CONGRESS HAS not quite given up the year-long attempt to block rules that would make the nation's organ transplant network more equitable. House leaders are maneuvering to undo a deal reached by conferees allowing the rules to go into effect--even threatening to block an unrelated authorization for research and training at children's hospitals if the organ rules are not delayed further.

The rules' issuance last year touched off furious counter-lobbying by the supporters of small local transplant centers, who feared that a new system based more on finding the patients with the most urgent need, and less on keeping organs near home, would force smaller centers to close. Never mind if it also would save lives.

Currently, when an organ becomes available, it is offered locally first, then regionally. That leads to situations in which people languish on long waiting lists in some places while the wait in other regions is much shorter. The wealthy can get on multiple waiting lists and fly to wherever a liver or a kidney becomes available.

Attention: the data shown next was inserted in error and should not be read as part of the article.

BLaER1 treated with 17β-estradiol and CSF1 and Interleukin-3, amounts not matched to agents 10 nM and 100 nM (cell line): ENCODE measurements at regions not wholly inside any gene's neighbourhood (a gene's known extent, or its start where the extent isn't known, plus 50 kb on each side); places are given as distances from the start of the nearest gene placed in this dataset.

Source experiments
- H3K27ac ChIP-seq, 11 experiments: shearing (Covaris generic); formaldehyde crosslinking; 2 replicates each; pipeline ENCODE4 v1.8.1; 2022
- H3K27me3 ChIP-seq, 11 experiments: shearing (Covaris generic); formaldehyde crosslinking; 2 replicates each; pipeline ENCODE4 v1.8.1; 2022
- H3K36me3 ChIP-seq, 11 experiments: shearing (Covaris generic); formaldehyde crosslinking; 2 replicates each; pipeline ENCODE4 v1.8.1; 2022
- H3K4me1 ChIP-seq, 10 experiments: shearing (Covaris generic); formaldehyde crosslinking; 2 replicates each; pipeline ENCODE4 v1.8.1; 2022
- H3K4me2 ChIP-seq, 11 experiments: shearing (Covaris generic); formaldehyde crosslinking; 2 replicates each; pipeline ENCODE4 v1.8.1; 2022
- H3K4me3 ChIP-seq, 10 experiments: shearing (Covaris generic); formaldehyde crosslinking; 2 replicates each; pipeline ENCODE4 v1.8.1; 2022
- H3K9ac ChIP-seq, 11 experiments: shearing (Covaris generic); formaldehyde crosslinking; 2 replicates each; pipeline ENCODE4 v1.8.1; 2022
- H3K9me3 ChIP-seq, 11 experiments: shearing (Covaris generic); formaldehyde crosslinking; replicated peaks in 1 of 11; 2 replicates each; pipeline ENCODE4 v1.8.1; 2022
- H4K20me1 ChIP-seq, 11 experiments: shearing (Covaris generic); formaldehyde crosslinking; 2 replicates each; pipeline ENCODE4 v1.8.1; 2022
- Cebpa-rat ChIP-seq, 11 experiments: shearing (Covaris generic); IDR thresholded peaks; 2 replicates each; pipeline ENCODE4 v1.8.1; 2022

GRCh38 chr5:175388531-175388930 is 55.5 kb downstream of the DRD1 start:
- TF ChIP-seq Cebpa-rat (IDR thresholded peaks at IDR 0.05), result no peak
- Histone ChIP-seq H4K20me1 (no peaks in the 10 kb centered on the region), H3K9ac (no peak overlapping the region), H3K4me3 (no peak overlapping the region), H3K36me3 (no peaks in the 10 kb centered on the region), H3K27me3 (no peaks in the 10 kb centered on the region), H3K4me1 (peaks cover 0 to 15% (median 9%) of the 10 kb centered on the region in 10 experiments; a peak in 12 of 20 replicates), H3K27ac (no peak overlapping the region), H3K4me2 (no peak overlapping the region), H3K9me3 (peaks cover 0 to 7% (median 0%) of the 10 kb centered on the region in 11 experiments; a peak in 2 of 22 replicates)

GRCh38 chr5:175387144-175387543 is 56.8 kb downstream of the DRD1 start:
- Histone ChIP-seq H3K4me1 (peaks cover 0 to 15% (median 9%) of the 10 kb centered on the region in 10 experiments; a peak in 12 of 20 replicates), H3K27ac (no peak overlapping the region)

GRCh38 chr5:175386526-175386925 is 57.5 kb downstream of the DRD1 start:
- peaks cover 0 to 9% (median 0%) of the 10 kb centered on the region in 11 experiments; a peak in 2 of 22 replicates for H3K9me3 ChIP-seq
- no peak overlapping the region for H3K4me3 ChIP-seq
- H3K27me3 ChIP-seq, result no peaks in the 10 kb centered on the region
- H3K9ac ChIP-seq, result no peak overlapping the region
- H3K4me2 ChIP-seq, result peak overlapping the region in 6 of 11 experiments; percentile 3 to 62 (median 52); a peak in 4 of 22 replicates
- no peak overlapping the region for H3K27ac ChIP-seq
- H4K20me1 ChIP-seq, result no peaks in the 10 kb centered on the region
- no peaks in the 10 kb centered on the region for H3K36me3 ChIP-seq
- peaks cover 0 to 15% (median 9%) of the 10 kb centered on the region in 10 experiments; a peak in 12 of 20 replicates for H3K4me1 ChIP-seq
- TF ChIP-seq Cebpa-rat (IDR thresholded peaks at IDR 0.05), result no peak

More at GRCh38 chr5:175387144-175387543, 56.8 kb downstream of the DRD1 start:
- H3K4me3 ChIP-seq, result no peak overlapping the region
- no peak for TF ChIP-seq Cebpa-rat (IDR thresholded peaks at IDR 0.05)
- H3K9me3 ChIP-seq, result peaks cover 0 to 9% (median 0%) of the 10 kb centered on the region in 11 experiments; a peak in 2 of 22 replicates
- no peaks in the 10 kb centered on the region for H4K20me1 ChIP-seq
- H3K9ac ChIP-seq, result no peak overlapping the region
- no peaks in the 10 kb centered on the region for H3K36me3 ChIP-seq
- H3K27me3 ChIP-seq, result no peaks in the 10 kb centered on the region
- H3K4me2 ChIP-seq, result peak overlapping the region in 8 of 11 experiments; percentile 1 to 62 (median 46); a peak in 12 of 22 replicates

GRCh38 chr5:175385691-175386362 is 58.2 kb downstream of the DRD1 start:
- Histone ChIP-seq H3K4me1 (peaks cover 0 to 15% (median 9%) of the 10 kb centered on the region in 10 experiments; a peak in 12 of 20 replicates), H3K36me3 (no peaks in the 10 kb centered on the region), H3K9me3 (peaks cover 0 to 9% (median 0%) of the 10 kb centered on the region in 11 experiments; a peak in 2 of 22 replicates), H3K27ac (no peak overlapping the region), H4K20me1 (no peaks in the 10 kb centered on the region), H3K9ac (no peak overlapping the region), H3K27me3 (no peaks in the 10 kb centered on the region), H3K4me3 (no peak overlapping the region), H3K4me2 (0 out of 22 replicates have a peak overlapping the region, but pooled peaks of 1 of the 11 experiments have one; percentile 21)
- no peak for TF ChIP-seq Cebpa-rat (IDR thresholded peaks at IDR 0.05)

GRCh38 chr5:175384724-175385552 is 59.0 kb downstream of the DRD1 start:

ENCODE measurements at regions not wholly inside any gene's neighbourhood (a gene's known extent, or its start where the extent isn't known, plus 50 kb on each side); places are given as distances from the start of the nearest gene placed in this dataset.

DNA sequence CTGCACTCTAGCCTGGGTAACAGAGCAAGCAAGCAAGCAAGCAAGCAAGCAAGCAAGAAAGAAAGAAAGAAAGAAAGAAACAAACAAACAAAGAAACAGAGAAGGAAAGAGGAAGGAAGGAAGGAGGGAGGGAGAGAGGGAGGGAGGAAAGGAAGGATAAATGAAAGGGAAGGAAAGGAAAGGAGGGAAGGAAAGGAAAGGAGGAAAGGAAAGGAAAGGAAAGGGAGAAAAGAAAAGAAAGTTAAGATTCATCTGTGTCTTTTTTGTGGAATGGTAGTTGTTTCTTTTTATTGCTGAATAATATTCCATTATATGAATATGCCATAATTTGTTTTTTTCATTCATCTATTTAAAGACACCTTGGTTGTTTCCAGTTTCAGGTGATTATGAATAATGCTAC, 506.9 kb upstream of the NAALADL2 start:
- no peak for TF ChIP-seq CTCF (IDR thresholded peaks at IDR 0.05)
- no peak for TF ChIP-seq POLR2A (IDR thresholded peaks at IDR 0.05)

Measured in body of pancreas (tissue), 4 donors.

Since some 4,000 people a year die while waiting for an organ, you'd think a proposal to purge the distribution system of some of its inefficiencies would have been welcomed. Instead, local transplant centers turned to Congress, which twice attached riders to appropriations bills delaying the regulations' effective date. They also turned to state governments, many of which passed laws that bar "harvested" organs from being used out of state. Finally, conferees reached a compromise that would delay the rules six more weeks for comment, then let them go into effect.

Now, though, House Commerce Committee Chairman Thomas Bliley (R-Va.) is said to be blocking a Senate bill that authorizes money for health research and for children's hospitals--sponsored by Sens. Edward Kennedy and Bill Frist--unless it contains a rider postponing the organ rules. Mr. Bliley's office won't comment; his district is home to the United Network for Organ Sharing, which strongly opposes the new rules. Neither should be allowed to derail a compromise that achieves a significant public good.